CSSP Library:A Haven for Critical Learning
Based upon the principle of enhancing the academic vigor and critical thinking of the students of the College of Social Sciences and Philosophy (CSSP), a college library was conceived under the term of former Dean, Dr. Zeus Salazar. In the summer of 1993, the library was established.
In its early years, the library was known as the Student Center, a place where students gather to freely discuss and debate about contemporary issues, read books, or just simply to be with their fellow students. The Student Center was situated in the newly built air-conditioned CSSP Reading Room at the heart of Palma Hall.
The collection of resource materials of the library were primarily donated by the College of Arts and Sciences Alumni Association (CASAA) and by the different departments under the CSSP.? There were also books and other materials coming from private individuals, as well as institutions like the Korean Embassy and the Asia Foundation.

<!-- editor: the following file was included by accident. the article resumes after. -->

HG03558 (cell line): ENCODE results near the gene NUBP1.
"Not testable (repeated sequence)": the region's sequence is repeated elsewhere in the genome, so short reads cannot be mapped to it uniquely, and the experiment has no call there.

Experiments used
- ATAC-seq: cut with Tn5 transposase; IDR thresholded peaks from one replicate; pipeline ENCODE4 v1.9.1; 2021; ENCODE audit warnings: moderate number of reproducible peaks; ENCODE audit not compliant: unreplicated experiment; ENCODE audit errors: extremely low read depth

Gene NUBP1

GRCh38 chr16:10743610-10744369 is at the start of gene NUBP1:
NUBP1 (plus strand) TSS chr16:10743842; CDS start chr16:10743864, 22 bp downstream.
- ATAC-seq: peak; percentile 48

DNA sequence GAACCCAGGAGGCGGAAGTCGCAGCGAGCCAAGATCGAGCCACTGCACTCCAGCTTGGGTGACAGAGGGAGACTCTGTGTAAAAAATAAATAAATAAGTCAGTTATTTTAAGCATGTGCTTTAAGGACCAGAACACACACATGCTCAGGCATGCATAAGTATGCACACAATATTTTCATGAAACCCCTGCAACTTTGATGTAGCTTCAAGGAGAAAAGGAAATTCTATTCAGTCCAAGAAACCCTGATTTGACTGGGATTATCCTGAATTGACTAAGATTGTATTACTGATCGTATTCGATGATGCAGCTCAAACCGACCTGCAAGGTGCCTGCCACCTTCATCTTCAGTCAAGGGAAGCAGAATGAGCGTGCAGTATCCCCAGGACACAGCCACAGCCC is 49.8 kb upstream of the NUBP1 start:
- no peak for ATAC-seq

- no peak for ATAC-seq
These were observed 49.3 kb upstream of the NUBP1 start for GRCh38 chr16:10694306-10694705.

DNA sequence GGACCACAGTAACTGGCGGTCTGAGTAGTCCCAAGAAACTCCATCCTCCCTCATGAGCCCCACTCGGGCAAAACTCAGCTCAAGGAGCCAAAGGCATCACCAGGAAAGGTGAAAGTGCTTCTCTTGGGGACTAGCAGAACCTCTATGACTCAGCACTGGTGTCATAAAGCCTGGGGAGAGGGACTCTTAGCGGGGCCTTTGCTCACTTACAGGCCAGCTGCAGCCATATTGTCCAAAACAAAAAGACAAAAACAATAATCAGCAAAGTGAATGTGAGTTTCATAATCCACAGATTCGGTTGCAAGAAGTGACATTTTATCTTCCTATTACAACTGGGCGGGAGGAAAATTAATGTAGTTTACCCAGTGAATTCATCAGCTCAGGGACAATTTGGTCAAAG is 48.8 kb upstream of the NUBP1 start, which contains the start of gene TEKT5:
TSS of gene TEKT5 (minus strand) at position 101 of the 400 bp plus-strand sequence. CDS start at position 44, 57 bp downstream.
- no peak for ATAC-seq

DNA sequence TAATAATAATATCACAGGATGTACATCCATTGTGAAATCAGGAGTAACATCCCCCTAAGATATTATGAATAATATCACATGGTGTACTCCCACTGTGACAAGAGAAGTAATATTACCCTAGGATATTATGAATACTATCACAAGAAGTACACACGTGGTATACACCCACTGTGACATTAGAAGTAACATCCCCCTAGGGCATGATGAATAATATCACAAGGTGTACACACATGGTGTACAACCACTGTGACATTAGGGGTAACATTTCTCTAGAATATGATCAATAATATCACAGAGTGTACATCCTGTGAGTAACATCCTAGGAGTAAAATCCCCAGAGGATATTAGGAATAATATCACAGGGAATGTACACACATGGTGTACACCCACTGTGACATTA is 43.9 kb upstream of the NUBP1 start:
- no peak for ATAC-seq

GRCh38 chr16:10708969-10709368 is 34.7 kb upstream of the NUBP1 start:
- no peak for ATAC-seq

The year 1996 was a turning point in the history of this young library. The Third World Studies Center Library transferred to the CSSP Reading Room, and hence, the resource collection of the two libraries merged. The joining of the two libraries answered the students' growing appetite for knowledge and information.
The Third World Studies Resource Collection is a component of the Third World Studies Center. Aside from being the only one-of-its-kind collection in the Philippines, the Center library also makes available to the public research projects undertaken by the Center?s research staff and its fellows, as well as published researches of institutions within and outside the University of the Philippines.
Presently, the Library averages 75-100 daily users. Included in its collection (other than the TWSC Library Collection) are 910 volumes of thesis, 824 volumes of books and numerous journals and other publications.
The CSSP Library is still at the heart of Palma Hall and an integral part of the CSSP Education. From the day it first opened, it remains a sanctuary for the free and critical mind.